- The Washington Times - Sunday, April 23, 2006

HOUSTON (AP) — Enron Corp. founder Kenneth L. Lay has embraced many roles in his life: economist, business visionary, Houston booster, philanthropist and smooth political glad-hander among them.

Today, he will become his most important witness.

“I’m looking forward to it,” the 64-year-old ex-chairman said last week with the same confident smile that he has displayed since his fraud and conspiracy trial began nearly three months ago. “I want to put more of the facts and the truth out about what happened at Enron.”

For the past two weeks, the trial’s focus rested on often-contentious testimony from Jeffrey Skilling, Mr. Lay’s co-defendant and brief successor as chief executive. The pair have presented a unified defense from the start, so Mr. Lay aims to build on what Mr. Skilling already told jurors: Enron was no bed of fraud and both are not guilty of any wrongdoing.

The government contends that the men repeatedly lied to investors and employees about Enron’s financial health when they reportedly knew that serious turmoil simmered beneath their ebullient optimism. Enron spiraled into bankruptcy protection in December 2001 six weeks after revelations of massive losses heightened scrutiny, leaving thousands jobless and wiping out billions of dollars from investors.

Mr. Lay is expected to be the more unflappable of the two, as he was when they ran the once-adored company that was the nation’s seventh largest until it crashed.

His testimony is expected to last about half as long because he faces six criminal counts to Mr. Skilling’s 28, focusing on his actions from Mr. Skilling’s abrupt resignation in mid-August 2001 through the company’s failure. The charges against Mr. Skilling focus on actions from 1999 through his resignation.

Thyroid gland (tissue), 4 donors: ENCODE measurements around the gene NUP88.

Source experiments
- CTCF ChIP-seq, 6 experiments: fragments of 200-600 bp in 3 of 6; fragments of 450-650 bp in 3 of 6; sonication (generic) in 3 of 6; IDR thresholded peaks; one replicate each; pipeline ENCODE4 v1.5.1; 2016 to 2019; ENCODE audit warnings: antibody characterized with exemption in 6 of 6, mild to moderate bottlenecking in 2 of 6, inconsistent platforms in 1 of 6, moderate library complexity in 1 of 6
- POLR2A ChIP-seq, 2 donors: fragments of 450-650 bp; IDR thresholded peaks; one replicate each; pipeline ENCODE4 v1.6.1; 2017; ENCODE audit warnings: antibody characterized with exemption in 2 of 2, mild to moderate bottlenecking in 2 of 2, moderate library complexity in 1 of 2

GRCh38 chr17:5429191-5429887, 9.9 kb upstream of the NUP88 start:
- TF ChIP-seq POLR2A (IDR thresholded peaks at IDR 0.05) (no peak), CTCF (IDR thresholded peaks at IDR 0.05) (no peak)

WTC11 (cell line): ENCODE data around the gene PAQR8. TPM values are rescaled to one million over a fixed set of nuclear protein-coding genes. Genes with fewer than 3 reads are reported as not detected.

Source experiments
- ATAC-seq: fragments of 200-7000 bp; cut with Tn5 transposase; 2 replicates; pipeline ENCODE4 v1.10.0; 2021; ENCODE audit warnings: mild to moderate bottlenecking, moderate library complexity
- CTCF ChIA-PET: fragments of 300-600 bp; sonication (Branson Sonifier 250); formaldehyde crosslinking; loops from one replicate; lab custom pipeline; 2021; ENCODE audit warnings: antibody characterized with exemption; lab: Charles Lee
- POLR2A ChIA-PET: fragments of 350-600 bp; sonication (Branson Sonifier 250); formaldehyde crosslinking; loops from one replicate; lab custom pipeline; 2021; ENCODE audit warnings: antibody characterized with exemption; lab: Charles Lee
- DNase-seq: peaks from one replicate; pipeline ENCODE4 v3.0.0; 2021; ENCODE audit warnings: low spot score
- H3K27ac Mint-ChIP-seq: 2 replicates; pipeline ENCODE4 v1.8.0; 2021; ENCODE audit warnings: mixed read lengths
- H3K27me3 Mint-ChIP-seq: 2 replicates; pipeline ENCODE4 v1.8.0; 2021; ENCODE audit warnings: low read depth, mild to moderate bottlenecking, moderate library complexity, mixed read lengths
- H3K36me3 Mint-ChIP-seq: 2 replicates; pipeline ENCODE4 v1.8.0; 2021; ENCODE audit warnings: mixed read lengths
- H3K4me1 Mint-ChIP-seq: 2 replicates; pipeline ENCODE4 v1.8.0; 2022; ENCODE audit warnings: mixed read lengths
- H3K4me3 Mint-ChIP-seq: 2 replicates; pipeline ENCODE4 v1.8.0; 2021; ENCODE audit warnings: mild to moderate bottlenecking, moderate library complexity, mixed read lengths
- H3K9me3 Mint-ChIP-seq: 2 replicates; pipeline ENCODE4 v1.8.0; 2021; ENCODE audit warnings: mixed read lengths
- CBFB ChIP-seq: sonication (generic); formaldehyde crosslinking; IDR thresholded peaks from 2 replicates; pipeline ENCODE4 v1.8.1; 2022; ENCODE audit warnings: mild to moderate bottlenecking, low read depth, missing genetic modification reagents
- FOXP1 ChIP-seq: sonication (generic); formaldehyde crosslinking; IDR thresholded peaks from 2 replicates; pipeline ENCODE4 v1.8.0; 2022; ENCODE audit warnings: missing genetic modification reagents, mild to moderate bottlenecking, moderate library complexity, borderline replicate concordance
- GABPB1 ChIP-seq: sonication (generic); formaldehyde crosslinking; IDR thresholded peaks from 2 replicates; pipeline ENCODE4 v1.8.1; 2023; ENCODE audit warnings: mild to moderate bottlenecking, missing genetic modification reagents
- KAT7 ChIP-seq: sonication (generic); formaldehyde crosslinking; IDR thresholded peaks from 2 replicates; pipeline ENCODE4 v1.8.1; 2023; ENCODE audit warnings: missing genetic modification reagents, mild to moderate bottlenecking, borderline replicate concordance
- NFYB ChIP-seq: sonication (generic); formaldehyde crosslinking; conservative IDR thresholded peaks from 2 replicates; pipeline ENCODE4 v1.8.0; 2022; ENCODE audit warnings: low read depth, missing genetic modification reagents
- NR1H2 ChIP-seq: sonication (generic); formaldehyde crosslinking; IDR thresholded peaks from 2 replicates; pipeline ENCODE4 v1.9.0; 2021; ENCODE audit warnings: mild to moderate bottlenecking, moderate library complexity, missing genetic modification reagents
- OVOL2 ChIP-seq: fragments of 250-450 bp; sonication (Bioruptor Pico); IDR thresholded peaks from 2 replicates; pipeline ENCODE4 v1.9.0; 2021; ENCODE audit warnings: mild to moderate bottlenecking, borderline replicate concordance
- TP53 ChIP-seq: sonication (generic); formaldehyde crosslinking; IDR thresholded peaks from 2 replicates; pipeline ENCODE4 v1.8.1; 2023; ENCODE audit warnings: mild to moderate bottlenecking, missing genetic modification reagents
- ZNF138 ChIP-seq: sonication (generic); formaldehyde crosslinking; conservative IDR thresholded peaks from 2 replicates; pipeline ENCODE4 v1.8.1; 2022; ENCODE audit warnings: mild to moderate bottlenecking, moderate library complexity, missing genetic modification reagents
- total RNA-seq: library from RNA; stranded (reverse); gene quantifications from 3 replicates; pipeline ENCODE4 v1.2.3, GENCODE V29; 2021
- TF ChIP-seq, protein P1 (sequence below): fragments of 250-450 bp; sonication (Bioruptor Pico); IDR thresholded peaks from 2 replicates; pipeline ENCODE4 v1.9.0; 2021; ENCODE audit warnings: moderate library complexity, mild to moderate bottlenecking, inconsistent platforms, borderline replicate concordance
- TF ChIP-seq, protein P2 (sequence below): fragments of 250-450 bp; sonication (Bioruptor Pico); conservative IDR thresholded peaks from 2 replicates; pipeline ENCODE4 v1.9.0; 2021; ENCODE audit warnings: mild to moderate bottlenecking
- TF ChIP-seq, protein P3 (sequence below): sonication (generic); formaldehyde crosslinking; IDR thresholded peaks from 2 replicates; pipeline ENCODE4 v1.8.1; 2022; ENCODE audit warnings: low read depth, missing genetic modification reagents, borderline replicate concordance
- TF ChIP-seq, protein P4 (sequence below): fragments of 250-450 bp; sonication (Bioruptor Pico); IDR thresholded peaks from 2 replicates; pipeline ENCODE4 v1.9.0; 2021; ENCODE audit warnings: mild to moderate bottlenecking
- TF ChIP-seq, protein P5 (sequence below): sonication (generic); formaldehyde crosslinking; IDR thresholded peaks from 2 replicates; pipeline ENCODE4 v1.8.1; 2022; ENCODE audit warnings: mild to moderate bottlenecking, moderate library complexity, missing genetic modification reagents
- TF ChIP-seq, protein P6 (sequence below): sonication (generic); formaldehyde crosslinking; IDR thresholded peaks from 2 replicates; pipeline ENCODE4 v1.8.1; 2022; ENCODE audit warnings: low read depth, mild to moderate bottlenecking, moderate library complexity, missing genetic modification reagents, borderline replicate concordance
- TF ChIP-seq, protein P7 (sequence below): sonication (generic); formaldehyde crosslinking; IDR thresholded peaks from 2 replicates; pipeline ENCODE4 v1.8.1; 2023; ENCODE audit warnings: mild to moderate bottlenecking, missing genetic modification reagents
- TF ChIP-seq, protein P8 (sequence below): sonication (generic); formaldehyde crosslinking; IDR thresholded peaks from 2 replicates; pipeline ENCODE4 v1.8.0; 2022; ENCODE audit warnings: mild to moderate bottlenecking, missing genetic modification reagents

“The great strength that Ken Lay has is that he is remarkably personable, and juries give verdicts to people they like,” said David Berg, a Houston civil litigator. “This was a man who was going to be mayor of Houston, a brilliant man who is enormously likable — someone who can really sell to a jury panel.”

Although the charges against both men differ in scope, they are linked by the overarching conspiracy count that claims they participated in a sprawling effort to portray Enron as strong when they knew accounting tricks hid bad news and weak ventures. Both are charged with fraud and conspiracy, while Skilling also faces charges of insider trading and lying to auditors.

Mr. Skilling told jurors that neither he nor Mr. Lay perpetuated such a ruse. Mr. Lay has said repeatedly that he tried and failed to save a sinking ship, but did nothing illegal.

“He has to tell the jury, in essence, that he viewed Enron as a child that had been diagnosed with a fatal illness. He may have said and done some things in those final days that weren’t accurate, but he didn’t believe what he was seeing, and, in retrospect, he made some mistakes. That’s Mr. Lay’s way out of the courthouse,” Mr. Berg said.

But Mr. Berg said the defense’s stance that no fraud occurred at Enron could be problematic for Mr. Lay. The defendants attribute Enron’s swift failure to bad publicity that siphoned market confidence rather than unsustainable fraudulent accounting maneuvers, overvalued assets that brought in paltry returns and crumbling business units.

“Lay’s biggest obstacle is predicated on an almost unbelievable story: that there was nothing wrong at Enron,” Mr. Berg said.

Prosecution witnesses have testified that when Mr. Lay resumed as CEO after Mr. Skilling’s resignation after just six months in that role, he received warnings of impending disaster while publicly insisting that the company was strong.

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